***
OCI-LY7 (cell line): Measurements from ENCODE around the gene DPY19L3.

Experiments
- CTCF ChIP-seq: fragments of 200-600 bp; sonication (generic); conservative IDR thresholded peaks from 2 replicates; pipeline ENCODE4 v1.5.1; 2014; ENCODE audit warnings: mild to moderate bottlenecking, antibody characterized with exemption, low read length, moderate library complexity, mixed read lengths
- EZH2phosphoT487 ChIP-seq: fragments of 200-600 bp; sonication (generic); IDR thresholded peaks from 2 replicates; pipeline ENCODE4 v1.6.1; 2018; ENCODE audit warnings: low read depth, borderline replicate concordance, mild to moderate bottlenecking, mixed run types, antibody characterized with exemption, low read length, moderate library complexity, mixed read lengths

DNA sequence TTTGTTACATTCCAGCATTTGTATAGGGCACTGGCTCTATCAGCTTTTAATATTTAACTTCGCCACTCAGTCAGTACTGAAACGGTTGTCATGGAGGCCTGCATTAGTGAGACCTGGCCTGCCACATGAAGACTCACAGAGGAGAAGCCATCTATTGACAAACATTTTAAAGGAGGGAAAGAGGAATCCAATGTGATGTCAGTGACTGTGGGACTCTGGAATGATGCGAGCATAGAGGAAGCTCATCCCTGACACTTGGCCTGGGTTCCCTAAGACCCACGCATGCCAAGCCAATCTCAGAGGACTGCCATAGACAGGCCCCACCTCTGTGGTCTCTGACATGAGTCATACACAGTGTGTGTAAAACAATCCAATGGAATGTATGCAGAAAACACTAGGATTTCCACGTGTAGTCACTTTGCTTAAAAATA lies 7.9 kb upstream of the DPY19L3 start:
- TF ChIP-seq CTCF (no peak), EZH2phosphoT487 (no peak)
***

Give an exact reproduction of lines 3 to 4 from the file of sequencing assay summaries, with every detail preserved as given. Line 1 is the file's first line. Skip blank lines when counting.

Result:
- CTCF ChIP-seq: fragments of 200-600 bp; sonication (generic); conservative IDR thresholded peaks from 2 replicates; pipeline ENCODE4 v1.5.1; 2014; ENCODE audit warnings: mild to moderate bottlenecking, antibody characterized with exemption, low read length, moderate library complexity, mixed read lengths
- EZH2phosphoT487 ChIP-seq: fragments of 200-600 bp; sonication (generic); IDR thresholded peaks from 2 replicates; pipeline ENCODE4 v1.6.1; 2018; ENCODE audit warnings: low read depth, borderline replicate concordance, mild to moderate bottlenecking, mixed run types, antibody characterized with exemption, low read length, moderate library complexity, mixed read lengths